Walking is such an underrated, essential activity, don’t you think? Nothing could give you a better perspective as a tourist than a comprehensive walking tour, taking in the sights and sounds of a new town or region. Except for perhaps a helicopter!
Walking Tour: See For Yourself
Recently, we were inspired to investigate the surrounds of Hobart’s Railway Roundabout, thanks to Judi Adams of Lumin8 Hobart fame. The recently renovated fountain in the centre of the roundabout has been shining pink throughout October for Breast Cancer Awareness month, during which a community tribute event was staged. We’re loathe to even mention the poorly-timed and totally senseless vandalism of the site, so we’ll commend the hard work of the contractors to make things right again.
The environment around the busy intersection reveals many interesting attractions and much history of Hobart. Walking is definitely the best way to uncover these local treasures. Heading towards the Hobart Aquatic Centre via an underpass from the fountain, will lead you to a beautiful rose garden on Aberdeen Street. The trees are heavy with blossom right now, also a gorgeous pink colour. The park is a tranquil resting place, despite the traffic heading to and from the CBD.
Time to Smell the Roses
Behind the rose garden stands a beautiful heritage building. Unfortunately, our self-guided walking tour left us with many unanswered questions about the property. We have a vague jumble of concepts surrounding Philip Thomas Smith (1800-1880) and a training college opened in his name in January 1911. We’re thinking the centre may be still used for adult education purposes (although we have an inkling there’s some sort of UTAS School of Nursing nearby); Domain House was originally the main University of Tasmania site. Apparently it was also the Hobart Town High School before the University was established. We’re going to pop our curiosity to one side about all that for another day!
If you pause your walking journey at the top of the Hobart Aquatic Centre carpark, you’ll be rewarded with expansive views of the CBD and the River Derwent. Over the tin roof of the indoor heated swimming pools, the observant eye can pinpoint the Wrest Point Casino at Sandy Bay, coincidentally near the current University of Tasmania campus.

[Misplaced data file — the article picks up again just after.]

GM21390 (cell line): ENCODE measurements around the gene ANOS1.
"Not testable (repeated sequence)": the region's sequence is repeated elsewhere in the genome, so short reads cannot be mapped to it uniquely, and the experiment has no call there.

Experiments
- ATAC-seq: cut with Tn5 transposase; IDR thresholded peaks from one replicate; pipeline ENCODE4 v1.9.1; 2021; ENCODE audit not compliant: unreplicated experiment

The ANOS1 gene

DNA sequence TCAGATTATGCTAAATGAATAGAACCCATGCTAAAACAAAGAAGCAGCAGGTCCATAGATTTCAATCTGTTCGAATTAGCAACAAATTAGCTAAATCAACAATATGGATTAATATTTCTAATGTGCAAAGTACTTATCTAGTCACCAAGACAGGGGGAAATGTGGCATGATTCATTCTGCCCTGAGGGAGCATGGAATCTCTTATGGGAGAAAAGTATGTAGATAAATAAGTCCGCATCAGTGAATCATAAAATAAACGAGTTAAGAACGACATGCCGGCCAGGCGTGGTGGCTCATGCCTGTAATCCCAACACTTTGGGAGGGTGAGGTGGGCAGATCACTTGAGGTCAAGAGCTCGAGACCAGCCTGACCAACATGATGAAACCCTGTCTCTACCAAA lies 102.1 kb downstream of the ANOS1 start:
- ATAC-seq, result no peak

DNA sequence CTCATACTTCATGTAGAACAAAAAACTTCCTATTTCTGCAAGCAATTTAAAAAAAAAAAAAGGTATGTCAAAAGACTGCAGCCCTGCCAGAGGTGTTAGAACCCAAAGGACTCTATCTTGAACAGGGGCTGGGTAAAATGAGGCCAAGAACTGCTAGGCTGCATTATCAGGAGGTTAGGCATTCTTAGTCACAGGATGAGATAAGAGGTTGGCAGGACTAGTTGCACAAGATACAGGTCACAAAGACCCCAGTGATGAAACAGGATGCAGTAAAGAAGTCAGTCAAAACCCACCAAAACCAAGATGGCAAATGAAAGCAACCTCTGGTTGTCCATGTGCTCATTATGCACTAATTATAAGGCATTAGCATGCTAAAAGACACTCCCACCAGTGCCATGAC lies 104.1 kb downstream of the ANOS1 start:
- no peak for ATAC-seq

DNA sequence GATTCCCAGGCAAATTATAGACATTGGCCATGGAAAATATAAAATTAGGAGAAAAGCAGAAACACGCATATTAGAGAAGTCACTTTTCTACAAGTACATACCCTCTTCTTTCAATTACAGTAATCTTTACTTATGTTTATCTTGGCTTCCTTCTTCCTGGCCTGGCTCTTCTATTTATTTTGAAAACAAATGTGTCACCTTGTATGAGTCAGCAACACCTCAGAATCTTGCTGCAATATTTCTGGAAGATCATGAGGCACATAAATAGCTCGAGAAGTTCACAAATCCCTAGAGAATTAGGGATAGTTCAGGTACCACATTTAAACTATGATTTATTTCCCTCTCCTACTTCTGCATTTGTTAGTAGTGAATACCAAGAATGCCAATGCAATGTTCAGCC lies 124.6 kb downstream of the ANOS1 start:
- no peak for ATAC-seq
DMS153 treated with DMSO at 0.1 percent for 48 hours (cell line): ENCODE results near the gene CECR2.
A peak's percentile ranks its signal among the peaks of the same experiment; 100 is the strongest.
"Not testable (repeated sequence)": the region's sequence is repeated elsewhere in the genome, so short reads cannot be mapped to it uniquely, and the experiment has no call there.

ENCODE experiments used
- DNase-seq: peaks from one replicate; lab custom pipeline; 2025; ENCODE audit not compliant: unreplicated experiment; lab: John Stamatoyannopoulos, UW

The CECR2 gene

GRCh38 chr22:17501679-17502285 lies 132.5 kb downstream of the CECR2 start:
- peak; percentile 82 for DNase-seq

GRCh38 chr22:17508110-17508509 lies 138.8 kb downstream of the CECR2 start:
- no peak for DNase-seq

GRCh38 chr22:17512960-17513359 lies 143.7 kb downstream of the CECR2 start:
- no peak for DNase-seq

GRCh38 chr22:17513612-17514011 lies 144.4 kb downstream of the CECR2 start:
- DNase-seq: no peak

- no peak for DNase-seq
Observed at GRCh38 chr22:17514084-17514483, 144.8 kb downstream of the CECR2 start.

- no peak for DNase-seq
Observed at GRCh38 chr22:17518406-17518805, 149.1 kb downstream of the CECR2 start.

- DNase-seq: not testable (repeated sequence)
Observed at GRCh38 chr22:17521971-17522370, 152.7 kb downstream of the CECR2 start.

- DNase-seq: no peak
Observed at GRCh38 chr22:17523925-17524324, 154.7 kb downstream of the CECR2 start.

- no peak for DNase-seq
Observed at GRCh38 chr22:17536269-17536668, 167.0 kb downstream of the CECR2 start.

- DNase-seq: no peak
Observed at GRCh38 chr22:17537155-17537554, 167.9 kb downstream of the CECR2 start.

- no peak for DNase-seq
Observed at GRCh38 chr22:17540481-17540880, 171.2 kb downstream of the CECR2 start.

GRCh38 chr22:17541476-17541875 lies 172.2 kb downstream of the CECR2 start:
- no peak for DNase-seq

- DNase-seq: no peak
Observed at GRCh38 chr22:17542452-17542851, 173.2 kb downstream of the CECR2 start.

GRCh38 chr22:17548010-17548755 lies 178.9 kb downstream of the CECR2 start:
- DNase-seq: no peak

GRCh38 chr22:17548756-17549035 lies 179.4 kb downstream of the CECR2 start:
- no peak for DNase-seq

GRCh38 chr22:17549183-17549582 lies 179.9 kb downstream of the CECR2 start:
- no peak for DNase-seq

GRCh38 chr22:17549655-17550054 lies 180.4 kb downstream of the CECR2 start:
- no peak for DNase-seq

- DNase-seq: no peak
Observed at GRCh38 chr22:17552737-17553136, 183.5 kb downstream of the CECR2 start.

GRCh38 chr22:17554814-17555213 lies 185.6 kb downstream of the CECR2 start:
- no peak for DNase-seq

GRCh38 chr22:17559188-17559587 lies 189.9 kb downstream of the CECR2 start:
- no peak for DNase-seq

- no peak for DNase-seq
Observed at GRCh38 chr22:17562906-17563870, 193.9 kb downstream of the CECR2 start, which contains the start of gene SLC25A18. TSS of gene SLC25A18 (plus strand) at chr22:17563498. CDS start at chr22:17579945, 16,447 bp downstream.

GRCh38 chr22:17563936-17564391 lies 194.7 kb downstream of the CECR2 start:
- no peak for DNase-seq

For another walking experience, visitors can follow the Soldiers Memorial Avenue on Hobart’s Queens Domain. The avenue was renamed the Soldiers Walk in the 1980s and begins at the junction of Aberdeen Street and the Tasman Highway next to the Aquatic Centre. 520 trees were originally planted in 1918 and 1919 to commemorate the Tasmanian soldiers who lost their life in World War I.
Himalayan Cedars, Atlantic Cedars, Blue Atlas and Italian Cypress (some planted as replacements in the 1960s) make up the avenue. The walk is part of Heritage Tasmania’s Open Doors weekend (1-3 November 2013).
Soldiers Walk: Memorial Avenue
The Soldiers Memorial Avenue website is a fantastic resource sharing information about both the Hobart Soldiers Walk and Queens Domain in general. The memorials facing the Regatta Grounds across the Tasman Highway also warrant further investigation. This walking expedition will be leading to even more research, we can see that now!
The Hobart Cenotaph is the outstanding feature of the Regatta Grounds. The 1925 memorial was originally a commemoration for Tasmanians who served in the Great War. It is accompanied by another memorial (incorporating a sound-scape) to thirteen Victoria Cross recipients from Tasmania. For detailed information about the measurements, materials and design of the Cenotaph, visit the ANZAC Day website. Alternatively, head there yourself to see it in person, and enjoy the commanding views of Hobart’s city centre, Mount Wellington and the Derwent River.
To complete this unofficial walking tour, return to the designated starting point near the Railway Roundabout Fountain. We’ve heard Michael and Karen Goodwin-Roberts have relinquished their lease of the Taste Cafe at the Baha’i Centre of Learning on the corner of Brooker Avenue and the Tasman Highway. They are understandably too busy with their new Elizabeth Street and Castray Esplanade Food + Wine ventures. But it does beg the question… who’s taken over the cafe in the exotically-domed building now? We might just have to call in one day.
Have we convinced you that walking is the way to go? It’s not always possible we know, but it’s not a bad way to kill a few hours in Tasmania. Once upon a time, we would covet the enviable view of skydivers as they were gliding down to the Queens Domain in Hobart… but not any more. We’re happy keeping our feet planted firmly on the ground.
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